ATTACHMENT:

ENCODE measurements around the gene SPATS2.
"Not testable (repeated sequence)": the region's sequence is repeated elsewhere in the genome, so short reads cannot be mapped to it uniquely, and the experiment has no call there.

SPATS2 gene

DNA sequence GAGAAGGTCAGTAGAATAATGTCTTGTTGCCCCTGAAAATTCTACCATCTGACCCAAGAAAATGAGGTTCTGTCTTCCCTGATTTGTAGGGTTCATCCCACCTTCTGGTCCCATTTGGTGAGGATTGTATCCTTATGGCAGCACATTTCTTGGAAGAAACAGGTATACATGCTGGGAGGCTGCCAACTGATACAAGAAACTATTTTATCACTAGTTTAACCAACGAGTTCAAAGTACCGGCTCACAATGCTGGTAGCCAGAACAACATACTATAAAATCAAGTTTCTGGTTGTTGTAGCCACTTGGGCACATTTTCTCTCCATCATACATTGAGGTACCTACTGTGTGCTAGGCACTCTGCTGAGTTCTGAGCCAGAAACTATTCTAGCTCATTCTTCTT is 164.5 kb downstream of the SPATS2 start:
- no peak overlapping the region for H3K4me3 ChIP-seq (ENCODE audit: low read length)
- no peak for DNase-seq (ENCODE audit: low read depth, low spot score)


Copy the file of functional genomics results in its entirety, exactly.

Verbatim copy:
ENCODE measurements around the gene SPATS2.
"Not testable (repeated sequence)": the region's sequence is repeated elsewhere in the genome, so short reads cannot be mapped to it uniquely, and the experiment has no call there.

SPATS2 gene

DNA sequence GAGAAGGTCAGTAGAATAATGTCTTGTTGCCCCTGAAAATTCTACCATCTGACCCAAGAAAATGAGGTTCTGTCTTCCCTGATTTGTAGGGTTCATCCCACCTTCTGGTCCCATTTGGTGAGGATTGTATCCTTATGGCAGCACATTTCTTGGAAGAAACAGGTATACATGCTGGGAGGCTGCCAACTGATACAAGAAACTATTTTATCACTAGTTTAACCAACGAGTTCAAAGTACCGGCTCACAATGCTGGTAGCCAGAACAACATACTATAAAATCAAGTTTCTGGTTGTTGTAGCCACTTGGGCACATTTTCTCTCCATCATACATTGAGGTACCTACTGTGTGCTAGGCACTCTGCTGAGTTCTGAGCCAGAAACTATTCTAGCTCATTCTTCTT is 164.5 kb downstream of the SPATS2 start:
- no peak overlapping the region for H3K4me3 ChIP-seq (ENCODE audit: low read length)
- no peak for DNase-seq (ENCODE audit: low read depth, low spot score)